The differences of physical and mechanical properties of different laminations, such as softwood, hardwood or other structural composite lumber, in hybrid cross-laminated timber (HCLT), lead to their dimensional stability and bonding performance more complex than generic cross-laminated timber (CLT). In this paper, the spruce-pine-fir (SPF) dimension lumber and construction oriented strand board (COSB) were employed to fabricate HCLT. The effects of four configurations and three adhesives on the dimensional stability and bonding performance of CLT and HCLT were evaluated in term of the water absorption (WA), thickness swelling (TS), block shear strength (BSS), wood failure percentage (WFP) and rate of delamination (RD). The results showed that with the increase of the COSB laminations, the WA of HCLT specimens decreased, and the values of TS, BBS and WFP increased. The configuration had a significant influence on the dimensional stability, BBS and WFP of the specimen. The adhesive had a significant influence on the dimensional stability and some bonding performances of the specimen. The phenol resorcinol formaldehyde (PRF) specimens had the lowest average RD value compared with the one-component polyurethane (PUR) and emulsion polymer isocyanate (EPI) specimens. Failures were prone to occur in the middle of the thickness of COSB lamination during block shear and delamination tests. The outcome of this paper could help the engineering application of HLCT.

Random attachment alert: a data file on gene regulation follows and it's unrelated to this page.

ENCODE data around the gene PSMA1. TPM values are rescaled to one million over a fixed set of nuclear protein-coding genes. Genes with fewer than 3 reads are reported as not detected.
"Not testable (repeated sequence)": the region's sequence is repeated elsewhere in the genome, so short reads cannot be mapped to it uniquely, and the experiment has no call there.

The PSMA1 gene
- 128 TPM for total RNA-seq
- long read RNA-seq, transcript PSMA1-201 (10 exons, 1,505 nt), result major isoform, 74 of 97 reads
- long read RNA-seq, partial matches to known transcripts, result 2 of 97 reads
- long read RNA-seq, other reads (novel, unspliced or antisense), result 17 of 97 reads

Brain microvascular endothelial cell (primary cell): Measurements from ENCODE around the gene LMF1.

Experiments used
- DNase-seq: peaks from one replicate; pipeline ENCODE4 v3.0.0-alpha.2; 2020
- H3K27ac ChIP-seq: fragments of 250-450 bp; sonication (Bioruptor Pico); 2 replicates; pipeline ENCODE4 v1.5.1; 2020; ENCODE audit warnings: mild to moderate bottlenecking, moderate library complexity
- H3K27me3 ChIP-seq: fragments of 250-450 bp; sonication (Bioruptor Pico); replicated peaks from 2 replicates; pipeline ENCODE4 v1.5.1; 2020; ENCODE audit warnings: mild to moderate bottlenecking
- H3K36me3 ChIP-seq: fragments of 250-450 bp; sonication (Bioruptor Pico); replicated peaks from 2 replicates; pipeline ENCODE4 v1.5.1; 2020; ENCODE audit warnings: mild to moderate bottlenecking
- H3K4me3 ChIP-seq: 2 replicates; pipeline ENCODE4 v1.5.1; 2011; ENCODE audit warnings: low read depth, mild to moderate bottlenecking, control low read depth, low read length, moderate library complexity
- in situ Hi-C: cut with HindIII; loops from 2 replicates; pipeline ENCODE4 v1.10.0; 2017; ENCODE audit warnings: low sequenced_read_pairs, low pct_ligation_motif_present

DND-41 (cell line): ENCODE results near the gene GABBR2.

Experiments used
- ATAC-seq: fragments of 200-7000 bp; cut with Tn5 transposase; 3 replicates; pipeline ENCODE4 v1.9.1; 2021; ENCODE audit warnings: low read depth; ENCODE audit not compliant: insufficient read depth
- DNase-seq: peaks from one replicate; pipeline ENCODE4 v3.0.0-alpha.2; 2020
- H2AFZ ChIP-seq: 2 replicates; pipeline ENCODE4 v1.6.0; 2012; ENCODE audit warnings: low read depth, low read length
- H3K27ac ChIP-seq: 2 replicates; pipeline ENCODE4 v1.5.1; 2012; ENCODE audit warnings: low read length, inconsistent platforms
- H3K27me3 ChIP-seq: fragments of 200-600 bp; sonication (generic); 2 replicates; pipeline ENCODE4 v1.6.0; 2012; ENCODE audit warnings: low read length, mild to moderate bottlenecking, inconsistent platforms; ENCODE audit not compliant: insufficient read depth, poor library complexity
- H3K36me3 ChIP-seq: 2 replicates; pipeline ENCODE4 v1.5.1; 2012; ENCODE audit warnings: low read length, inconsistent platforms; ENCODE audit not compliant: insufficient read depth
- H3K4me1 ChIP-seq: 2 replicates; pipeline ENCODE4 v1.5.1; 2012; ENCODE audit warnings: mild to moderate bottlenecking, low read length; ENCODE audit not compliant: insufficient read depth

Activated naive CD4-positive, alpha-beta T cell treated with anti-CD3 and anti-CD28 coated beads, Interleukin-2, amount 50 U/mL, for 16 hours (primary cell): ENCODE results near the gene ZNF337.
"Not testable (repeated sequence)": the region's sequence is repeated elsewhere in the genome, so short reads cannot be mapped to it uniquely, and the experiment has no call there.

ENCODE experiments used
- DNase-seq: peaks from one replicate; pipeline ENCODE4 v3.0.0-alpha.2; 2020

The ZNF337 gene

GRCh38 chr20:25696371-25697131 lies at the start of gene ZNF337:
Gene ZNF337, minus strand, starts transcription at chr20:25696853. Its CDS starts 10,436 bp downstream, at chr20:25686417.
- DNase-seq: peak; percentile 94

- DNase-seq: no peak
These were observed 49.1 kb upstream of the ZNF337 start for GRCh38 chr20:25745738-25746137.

Cross-laminated timber (CLT) construction has been gaining popularity in North America. However, CLT-based seismic force resisting systems are not recognized in current U.S. design codes, which is among the many challenges preventing widespread adoption of CLT in the United States. The purpose of this study was to investigate the seismic behavior of CLT-based shear wall systems and to determine seismic performance factors, namely, the response modification factor (R factor), the system overstrength factor(O), and the deflection amplification factor (Cd), using the FEMA P695 procedure. Nine index buildings including single-family dwellings, multifamily dwellings, and commercial (including mixed use) midrise buildings were developed, from which 72 archetypes were extracted. Testing performed at the component and subassembly levels included connector tests and isolated shear wall tests. A CLT shear wall design method was developed and used to design the archetypes, which were then assessed with nonlinear pushover analysis and incremental dynamic analysis. Based on the required collapse margin, an R factor of 3 is proposed for CLT shear wall systems with 2:1 or mixed aspect ratio panels up to 4:1, and an R factor of 4 is proposed for CLT shear wall systems made up of only 4:1 aspect ratio panels. Results from this study have been proposed for recognition in U.S. building codes (such as the International Building Code) through specific change proposals to update reference standards such as ASCE 7 Minimum Design Loads and Associated Criteria for Buildings and Other Structures and Special Design Provisions for Wind and Seismic.